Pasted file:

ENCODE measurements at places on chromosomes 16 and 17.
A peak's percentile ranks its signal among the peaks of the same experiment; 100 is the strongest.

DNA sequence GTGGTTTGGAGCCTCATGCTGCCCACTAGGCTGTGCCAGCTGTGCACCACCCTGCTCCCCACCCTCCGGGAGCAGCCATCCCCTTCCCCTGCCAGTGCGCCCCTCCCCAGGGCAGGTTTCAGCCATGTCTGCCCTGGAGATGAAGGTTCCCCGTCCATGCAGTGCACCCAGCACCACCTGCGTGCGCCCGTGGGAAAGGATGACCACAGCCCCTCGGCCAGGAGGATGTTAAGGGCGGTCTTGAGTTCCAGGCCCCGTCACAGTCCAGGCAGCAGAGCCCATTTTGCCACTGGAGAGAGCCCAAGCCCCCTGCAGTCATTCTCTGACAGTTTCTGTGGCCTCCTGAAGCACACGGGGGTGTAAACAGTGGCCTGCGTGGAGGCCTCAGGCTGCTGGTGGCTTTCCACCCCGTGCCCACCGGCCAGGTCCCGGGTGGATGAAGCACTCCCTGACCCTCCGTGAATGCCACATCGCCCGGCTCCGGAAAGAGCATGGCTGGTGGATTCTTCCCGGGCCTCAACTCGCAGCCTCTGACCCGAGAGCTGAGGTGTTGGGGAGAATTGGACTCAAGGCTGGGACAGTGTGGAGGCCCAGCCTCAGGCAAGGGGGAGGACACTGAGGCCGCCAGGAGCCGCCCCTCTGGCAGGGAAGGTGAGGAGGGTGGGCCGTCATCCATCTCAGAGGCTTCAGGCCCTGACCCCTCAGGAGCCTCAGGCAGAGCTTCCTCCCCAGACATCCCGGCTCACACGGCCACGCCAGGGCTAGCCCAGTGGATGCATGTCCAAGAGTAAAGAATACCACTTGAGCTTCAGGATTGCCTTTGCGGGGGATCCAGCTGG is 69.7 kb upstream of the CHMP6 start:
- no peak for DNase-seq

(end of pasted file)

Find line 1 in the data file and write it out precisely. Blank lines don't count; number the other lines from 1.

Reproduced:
ENCODE measurements at places on chromosomes 16 and 17.